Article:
Why am I so nervous?
The bathrooms are at the rear of the restaurant. You have to make a turn behind a partition to find the hallway. Graham has already disappeared around the corner, so I pause before I make the turn. I put my hand on my chest, hoping it will somehow calm what’s happening inside of it. And then I blow out a quick breath and walk into the hallway.
Graham is leaning casually against a wall, his hand in the pocket of his suit. The sight of him both excites me and comforts me, but I’m also nervous because I feel bad for never calling him.
Graham smiles his lazy half smile at me. “Hello, Quinn.” His eyes still frown a little with his smile and I’m happy to see that. I don’t know why. I like that he always looks to be battling some inner perpetual turmoil.
“Hey.” I stand awkwardly a few feet away from him.
“Graham,” he says, touching his chest. “In case you forgot.”
I shake my head. “I didn’t. It’s kind of hard to forget every detail of the worst day of your life.”
My comment makes him smile. He pushes off the wall and takes a step closer to me. “You never called.”
I shrug like I haven’t given his phone number much thought. But in reality, I look at it every day. It’s still stuck to the wall where he left it. “You said to call you after my rebound guy. I’m just now getting around to the rebound guy.”
“Is that who you’re with tonight?”
I nod. He takes a step closer, leaving only two feet between us. But it feels like he’s suffocating me.
“What about you?” I ask. “Are you with your rebound girl?”
“My rebound was two girls ago.”
I hate that answer. I hate it enough to be done with this conversation. “Well . . . congratulations. She’s pretty.”
Graham narrows his eyes as if he’s trying to read all the things I’m not saying. I take a step toward the women’s restroom and put my hand on the door. “It was good to see you, Graham.”
His eyes are still narrowed and he tilts his head a little. I’m not sure what else to say. I walk into the women’s restroom and allow the door to swing shut behind me. I let out a huge sigh. That was intense.
Why was that so intense?
I walk over to the sink and turn on the water. My hands are shaking, so I wash them in warm water, hoping the lavender soap helps calm my nerves. I dry them and then look at them in the mirror, trying to convince myself I wasn’t that affected by Graham. But I was. They’re still shaking.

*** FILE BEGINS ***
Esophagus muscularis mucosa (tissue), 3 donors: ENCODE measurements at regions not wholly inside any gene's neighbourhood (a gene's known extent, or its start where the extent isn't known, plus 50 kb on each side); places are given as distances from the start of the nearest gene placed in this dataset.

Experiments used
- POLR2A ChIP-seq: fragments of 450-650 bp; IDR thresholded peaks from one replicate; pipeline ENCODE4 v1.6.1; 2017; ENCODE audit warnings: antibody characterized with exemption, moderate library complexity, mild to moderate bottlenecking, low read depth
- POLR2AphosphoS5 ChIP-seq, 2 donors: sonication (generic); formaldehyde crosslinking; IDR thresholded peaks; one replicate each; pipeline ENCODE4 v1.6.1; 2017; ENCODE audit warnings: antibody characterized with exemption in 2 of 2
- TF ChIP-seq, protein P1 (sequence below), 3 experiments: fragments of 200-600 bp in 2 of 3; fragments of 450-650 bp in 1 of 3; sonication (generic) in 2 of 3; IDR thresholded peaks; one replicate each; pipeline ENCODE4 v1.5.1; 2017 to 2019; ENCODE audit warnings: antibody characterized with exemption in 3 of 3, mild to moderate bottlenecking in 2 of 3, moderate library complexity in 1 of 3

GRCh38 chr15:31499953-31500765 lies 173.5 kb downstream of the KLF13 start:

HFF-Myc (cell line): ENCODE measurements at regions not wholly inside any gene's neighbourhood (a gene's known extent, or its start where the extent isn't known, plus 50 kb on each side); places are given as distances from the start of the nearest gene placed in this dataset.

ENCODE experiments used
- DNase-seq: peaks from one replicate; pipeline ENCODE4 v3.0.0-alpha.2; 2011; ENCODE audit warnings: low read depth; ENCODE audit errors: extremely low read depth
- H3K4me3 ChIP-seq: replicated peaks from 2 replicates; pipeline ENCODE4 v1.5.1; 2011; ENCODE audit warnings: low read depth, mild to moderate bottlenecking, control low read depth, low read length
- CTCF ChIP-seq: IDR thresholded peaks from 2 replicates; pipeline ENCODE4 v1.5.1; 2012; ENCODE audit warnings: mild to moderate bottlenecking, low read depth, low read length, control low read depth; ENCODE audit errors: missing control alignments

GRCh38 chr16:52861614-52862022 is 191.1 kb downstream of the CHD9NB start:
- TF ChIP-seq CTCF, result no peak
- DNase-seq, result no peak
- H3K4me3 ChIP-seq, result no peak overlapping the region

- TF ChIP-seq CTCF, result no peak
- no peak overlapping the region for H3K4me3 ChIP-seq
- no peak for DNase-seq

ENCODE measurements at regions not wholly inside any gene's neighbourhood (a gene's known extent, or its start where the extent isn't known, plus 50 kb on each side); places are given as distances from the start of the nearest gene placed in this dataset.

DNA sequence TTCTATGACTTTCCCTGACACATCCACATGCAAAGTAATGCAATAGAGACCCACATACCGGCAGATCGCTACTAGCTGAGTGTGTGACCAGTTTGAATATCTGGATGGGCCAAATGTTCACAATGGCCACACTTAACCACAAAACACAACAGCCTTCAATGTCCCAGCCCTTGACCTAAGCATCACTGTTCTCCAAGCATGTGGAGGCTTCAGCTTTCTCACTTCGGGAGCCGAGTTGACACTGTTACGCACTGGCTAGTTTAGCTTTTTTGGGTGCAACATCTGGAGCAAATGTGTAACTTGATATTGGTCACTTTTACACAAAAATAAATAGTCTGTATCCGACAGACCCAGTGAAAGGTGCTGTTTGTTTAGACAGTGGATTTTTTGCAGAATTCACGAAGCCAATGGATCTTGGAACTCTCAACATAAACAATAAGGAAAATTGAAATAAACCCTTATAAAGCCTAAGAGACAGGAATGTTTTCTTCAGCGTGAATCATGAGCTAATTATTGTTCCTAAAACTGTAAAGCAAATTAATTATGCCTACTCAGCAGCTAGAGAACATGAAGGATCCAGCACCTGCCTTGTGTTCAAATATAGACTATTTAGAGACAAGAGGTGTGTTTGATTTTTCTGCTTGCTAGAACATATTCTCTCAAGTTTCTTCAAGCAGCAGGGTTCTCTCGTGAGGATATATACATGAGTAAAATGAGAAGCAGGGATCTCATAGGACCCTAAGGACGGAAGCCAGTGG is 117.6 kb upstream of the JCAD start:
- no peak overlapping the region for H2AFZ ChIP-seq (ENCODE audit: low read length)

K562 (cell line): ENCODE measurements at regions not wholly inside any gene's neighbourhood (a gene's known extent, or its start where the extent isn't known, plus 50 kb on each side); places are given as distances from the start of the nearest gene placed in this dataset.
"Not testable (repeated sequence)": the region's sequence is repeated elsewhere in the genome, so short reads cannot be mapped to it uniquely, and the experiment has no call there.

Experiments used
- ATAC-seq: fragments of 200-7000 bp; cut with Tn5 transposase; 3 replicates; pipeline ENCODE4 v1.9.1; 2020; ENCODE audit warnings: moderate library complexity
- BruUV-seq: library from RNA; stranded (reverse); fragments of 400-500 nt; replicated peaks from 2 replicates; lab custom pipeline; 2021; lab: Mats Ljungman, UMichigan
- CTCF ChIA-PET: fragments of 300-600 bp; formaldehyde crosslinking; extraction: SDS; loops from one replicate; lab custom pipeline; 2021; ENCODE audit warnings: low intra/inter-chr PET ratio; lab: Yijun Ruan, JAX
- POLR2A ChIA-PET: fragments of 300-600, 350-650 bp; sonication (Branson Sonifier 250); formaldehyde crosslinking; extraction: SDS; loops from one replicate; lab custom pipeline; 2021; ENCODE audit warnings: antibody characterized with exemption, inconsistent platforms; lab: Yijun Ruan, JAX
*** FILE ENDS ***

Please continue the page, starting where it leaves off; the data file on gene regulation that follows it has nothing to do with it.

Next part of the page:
For six months I’ve wanted to call him, but for six months I’ve talked myself out of it. And now, knowing he’s moved on and he’s with someone else, I might have blown my chance. Not that I wanted one. I still hold fast to the belief that he would remind me too much of what happened. If I do decide to start something up with someone, I’d want it to be someone brand-new. Someone completely unrelated to the worst days of my life.
Someone like Jason, maybe?
“Jason,” I whisper. I should get back to my date.
When I open the door, Graham is still in the same spot. Still looking at me with his head tilted. I stop short and the door hits me in the back when it swings shut, pushing me forward a step.
I glance toward the end of the hallway and then look back at Graham. “Were we not finished?”
He inhales a slow breath as he takes a step toward me. He stops only a foot from me this time, sliding both hands back into his pockets. “How are you?” His voice is quiet, like it’s hard for him to get it out. The way his eyes are searching mine makes it obvious he’s referring to everything I’ve been through with the breakup. Calling off the wedding.
I like the sincerity in his question. I’m feeling all the same comfort his presence brought me that night six months ago. “Good,” I say, nodding a little. “A few residual trust issues, but other than that I can’t complain.”
He looks relieved. “Good.”
“What about you?”